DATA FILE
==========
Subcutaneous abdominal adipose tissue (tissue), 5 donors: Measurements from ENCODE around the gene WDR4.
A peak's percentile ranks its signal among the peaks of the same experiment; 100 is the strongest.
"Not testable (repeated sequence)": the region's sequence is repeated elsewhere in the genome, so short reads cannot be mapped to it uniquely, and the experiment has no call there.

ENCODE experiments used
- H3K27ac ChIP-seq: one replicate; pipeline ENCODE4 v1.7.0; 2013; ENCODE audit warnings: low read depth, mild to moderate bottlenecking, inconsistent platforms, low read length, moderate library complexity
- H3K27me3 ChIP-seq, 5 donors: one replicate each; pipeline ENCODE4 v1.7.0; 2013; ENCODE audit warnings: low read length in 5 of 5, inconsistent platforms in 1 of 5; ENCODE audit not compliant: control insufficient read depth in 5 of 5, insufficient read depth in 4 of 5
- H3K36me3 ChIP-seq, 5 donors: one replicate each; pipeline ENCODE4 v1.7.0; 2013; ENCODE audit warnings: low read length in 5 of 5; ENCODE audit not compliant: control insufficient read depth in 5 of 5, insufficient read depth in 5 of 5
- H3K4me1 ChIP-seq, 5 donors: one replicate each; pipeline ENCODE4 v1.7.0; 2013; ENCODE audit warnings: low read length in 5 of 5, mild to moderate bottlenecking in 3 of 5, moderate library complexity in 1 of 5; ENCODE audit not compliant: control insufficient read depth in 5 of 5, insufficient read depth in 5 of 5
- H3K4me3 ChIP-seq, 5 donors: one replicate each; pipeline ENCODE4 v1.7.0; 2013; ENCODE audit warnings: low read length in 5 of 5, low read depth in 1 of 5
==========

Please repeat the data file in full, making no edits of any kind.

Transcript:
Subcutaneous abdominal adipose tissue (tissue), 5 donors: Measurements from ENCODE around the gene WDR4.
A peak's percentile ranks its signal among the peaks of the same experiment; 100 is the strongest.
"Not testable (repeated sequence)": the region's sequence is repeated elsewhere in the genome, so short reads cannot be mapped to it uniquely, and the experiment has no call there.

ENCODE experiments used
- H3K27ac ChIP-seq: one replicate; pipeline ENCODE4 v1.7.0; 2013; ENCODE audit warnings: low read depth, mild to moderate bottlenecking, inconsistent platforms, low read length, moderate library complexity
- H3K27me3 ChIP-seq, 5 donors: one replicate each; pipeline ENCODE4 v1.7.0; 2013; ENCODE audit warnings: low read length in 5 of 5, inconsistent platforms in 1 of 5; ENCODE audit not compliant: control insufficient read depth in 5 of 5, insufficient read depth in 4 of 5
- H3K36me3 ChIP-seq, 5 donors: one replicate each; pipeline ENCODE4 v1.7.0; 2013; ENCODE audit warnings: low read length in 5 of 5; ENCODE audit not compliant: control insufficient read depth in 5 of 5, insufficient read depth in 5 of 5
- H3K4me1 ChIP-seq, 5 donors: one replicate each; pipeline ENCODE4 v1.7.0; 2013; ENCODE audit warnings: low read length in 5 of 5, mild to moderate bottlenecking in 3 of 5, moderate library complexity in 1 of 5; ENCODE audit not compliant: control insufficient read depth in 5 of 5, insufficient read depth in 5 of 5
- H3K4me3 ChIP-seq, 5 donors: one replicate each; pipeline ENCODE4 v1.7.0; 2013; ENCODE audit warnings: low read length in 5 of 5, low read depth in 1 of 5